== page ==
Earlier this month, Trinity School of Medicine conducted physicals for seventy student athletes at the St. Vincent Girls' High School prior to the high school's annual sports meet. The initiative was instituted after discovering a previously unknown condition in one young woman, and provided valuable pediatric experience for Trinity's students.
According Athalie Caine-Soleyntom the school’s deputy headmistress, the measure was put in place to ensure the young athletes were up to the challenge of a sports event that included track & field events. The sports physical, not intended to disqualify any young athlete, was used by the school and its staff to determine the level of safe participation for each student. After gathering a medical history with parental assistance, Trinity students and medical faculty conducted basic physicals. The check included height, weight, vision, hearing, blood pressure, pulse rate, and cardio-pulmonary chest examinations.
The Girls’ High School expressed its gratitude at having the checks conducted promptly upon request. Deputy Headmistress Caine-Soleyn acknowledged, “We take physical education seriously here, and this [medical readiness] is all part of it. These checks are important because we don’t want any medical incidents that could have been avoided. This check-up is integral to helping us to foresee and avoid future incidents.”
Dr. Frances Jack-Edwards, an MD as well as Trinity's associate dean of admissions and student affairs, emphasized the importance of exercises like this for all involved. The girls are more confident in pushing themselves, and in some cases, underlying issues are discovered and treated appropriately. “We diagnosed two young women with asthma,” she said, “they had some wheezing and we were able to counsel them on therapeutic practices and how to use their medication before they get involved in any sort of activity. We also have follow-ups scheduled with them. We also caught a heart murmur and have redirected them to our frequent partner, The World Pediatric Project. Unfortunately she wasn't able to participate due to this underlying condition, but we hope this will lead to a greater quality of life overall."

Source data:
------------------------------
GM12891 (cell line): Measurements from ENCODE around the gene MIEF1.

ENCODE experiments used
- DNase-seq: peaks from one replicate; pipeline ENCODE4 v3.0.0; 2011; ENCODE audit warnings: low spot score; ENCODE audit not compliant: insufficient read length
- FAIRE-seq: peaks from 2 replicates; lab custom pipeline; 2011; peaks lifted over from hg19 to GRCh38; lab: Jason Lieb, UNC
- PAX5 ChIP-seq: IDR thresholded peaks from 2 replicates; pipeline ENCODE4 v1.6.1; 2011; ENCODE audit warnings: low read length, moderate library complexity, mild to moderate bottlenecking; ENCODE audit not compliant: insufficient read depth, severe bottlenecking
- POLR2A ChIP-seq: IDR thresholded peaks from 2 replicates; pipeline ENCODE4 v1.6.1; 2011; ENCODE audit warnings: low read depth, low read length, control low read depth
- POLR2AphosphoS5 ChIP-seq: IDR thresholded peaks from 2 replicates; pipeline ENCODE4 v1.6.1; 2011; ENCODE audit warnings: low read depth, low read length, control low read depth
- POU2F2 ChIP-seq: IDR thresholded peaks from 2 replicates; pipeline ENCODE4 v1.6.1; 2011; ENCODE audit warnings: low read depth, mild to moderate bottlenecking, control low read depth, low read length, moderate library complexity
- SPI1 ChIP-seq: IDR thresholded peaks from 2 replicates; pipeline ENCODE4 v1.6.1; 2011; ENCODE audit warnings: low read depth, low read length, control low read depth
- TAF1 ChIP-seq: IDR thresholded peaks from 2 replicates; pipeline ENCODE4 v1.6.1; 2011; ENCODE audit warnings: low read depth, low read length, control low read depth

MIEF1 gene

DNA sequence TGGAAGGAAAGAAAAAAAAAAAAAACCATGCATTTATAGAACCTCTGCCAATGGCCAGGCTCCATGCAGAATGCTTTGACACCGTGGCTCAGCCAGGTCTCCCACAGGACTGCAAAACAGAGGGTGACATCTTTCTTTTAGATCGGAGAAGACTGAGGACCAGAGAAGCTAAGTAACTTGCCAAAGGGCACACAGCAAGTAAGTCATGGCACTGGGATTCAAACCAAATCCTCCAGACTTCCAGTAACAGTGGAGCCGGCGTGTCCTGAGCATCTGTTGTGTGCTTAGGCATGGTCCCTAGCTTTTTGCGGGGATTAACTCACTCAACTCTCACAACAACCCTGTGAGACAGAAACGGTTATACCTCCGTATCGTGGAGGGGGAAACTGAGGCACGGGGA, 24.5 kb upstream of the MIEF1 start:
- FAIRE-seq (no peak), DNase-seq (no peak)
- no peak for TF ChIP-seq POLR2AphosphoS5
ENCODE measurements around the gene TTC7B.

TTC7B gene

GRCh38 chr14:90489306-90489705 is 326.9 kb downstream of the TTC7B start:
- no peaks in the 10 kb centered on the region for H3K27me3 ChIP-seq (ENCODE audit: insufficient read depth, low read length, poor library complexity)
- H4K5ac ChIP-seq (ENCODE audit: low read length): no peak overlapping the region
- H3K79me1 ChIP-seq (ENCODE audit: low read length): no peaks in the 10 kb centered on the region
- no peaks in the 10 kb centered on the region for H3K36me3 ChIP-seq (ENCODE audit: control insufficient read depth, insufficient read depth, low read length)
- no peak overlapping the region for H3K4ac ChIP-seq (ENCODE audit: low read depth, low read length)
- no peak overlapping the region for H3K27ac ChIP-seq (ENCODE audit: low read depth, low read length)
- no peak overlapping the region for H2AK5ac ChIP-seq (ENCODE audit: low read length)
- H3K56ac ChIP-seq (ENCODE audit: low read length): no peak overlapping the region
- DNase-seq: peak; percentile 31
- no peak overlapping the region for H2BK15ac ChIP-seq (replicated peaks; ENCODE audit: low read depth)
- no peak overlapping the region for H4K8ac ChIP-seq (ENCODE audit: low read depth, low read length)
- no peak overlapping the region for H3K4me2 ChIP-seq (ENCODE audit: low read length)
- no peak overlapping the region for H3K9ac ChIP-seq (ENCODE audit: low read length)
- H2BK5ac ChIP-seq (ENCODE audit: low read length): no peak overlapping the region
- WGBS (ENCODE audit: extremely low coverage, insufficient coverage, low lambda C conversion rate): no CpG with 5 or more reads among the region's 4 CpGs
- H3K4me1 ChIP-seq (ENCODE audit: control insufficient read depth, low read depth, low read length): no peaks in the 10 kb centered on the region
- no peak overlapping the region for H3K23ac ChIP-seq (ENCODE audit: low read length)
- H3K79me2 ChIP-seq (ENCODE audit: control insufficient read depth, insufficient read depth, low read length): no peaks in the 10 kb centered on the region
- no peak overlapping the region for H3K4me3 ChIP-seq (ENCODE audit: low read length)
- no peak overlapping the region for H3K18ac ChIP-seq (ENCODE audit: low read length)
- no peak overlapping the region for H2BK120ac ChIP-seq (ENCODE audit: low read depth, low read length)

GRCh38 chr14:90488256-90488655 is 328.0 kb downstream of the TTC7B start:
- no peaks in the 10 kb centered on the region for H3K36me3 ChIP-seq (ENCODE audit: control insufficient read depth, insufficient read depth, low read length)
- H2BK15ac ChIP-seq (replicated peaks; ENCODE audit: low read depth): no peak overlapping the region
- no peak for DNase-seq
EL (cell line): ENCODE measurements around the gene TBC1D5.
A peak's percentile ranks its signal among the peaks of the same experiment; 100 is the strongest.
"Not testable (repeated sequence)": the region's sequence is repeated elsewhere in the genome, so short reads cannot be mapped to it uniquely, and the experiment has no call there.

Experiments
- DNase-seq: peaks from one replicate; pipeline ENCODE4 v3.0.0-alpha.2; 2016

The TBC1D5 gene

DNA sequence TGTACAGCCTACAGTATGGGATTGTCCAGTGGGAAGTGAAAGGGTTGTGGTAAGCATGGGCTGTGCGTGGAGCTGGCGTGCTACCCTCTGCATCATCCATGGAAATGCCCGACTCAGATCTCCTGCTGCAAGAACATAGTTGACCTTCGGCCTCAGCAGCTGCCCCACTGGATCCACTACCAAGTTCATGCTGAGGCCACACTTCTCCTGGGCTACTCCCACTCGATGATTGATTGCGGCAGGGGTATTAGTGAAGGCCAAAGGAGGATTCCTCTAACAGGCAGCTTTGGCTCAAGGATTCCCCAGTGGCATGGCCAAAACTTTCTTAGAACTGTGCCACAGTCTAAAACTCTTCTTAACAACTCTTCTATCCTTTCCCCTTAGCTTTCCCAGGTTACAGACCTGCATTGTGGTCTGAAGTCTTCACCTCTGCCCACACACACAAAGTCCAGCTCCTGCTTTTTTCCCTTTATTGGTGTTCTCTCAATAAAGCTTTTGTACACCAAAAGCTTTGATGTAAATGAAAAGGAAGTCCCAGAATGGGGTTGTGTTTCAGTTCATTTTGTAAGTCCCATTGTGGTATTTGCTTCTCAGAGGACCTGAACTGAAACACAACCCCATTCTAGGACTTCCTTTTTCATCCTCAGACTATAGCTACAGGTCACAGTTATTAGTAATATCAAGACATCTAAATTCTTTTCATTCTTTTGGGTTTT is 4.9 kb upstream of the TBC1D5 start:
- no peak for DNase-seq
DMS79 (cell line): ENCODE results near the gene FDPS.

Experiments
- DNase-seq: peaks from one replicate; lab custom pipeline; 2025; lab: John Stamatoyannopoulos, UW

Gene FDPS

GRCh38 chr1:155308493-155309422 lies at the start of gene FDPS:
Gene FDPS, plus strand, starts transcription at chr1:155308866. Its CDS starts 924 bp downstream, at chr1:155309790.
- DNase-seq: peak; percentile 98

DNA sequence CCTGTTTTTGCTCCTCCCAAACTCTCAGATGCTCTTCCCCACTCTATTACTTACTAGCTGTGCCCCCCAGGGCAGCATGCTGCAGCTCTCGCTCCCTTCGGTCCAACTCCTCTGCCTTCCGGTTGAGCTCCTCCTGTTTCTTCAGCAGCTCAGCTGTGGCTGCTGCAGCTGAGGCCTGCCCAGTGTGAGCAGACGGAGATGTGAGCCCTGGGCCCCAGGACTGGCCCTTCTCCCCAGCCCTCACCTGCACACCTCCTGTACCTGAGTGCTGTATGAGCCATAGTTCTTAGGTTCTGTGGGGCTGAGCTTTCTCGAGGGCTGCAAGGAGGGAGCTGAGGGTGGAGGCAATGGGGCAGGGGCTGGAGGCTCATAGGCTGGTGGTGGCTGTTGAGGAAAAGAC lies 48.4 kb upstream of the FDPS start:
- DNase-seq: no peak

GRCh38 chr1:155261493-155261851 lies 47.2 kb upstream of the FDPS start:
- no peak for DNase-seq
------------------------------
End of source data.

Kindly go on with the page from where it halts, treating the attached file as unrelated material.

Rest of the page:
Through outreaches like these, Trinity School of Medicine continues to affirm its belief in the importance in giving back to the community. Dr. Jack-Edwards continued, “It is important to give back to the community,” she affirmed, “We have many students from abroad in the US and Canada, but they are of St. Vincent when they are here. It is their community. These girls are our future generation and we embrace the opportunity to make a great impact when we counsel them. It’s really a good way of giving back and it's great for our students to continue to refine patient interaction and basic examination skills alongside physicians from Milton Cato Memorial Hospital and Trinity's faculty prior to their formal clinical rotations in Baltimore.”
Trinity fifth term student Jacob Pletz commented, “It was really great being able to work with the high school just to make sure that the girls are physically fit and ready for activity. It was nice to get and use the skills that we’ve learned over the past couple of years. At Milton Cato [ed. Trinity's affiliated teaching hospital where students start in the first week of basic sciences], we're already taught to show empathy and kindness to patients. As doctors, we won't be seeing them on their best day, and they'll probably be at least a little scared.” He continued, "If you don't address that, the quality of the interaction will not be great. They typically react better with kindness. This leads to better outcomes for everyone. It's part of treating patients, we're taught that right away.”
At the conclusion of the day, the school's headmistress, Mrs. Michelle Beache, addressed the team from Trinity them for their contributions, welcoming them back for 2019.